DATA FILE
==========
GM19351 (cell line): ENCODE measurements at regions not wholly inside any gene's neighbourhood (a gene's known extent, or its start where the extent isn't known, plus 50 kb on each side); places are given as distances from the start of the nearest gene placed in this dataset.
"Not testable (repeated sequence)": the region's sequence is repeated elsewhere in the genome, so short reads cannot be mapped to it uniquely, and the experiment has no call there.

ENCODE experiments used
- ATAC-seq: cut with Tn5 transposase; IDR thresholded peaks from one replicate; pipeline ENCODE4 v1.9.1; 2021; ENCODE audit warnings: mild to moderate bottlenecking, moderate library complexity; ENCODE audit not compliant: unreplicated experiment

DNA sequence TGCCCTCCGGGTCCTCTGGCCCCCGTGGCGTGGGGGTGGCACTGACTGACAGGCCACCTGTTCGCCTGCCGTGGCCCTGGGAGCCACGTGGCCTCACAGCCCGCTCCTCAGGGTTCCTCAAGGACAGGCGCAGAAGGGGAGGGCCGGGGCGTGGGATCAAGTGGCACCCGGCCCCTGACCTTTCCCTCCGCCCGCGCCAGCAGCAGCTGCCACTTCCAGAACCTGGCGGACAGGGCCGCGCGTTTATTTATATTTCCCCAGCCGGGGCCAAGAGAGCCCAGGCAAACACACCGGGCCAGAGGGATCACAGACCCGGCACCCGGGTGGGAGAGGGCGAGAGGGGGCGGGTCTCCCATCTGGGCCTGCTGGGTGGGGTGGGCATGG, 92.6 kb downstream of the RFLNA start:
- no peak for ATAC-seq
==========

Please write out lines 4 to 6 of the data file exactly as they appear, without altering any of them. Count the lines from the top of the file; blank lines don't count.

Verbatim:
- ATAC-seq: cut with Tn5 transposase; IDR thresholded peaks from one replicate; pipeline ENCODE4 v1.9.1; 2021; ENCODE audit warnings: mild to moderate bottlenecking, moderate library complexity; ENCODE audit not compliant: unreplicated experiment

DNA sequence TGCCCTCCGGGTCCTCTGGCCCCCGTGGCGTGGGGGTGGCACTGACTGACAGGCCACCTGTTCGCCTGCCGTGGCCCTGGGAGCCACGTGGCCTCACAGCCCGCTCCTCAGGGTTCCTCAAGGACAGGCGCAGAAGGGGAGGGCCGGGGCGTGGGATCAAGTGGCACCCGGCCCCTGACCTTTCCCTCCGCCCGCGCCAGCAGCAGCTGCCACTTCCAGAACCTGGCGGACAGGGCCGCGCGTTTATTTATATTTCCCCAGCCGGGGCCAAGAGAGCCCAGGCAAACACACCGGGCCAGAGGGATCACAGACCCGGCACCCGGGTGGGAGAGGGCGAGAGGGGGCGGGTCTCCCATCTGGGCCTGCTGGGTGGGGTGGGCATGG, 92.6 kb downstream of the RFLNA start:
- no peak for ATAC-seq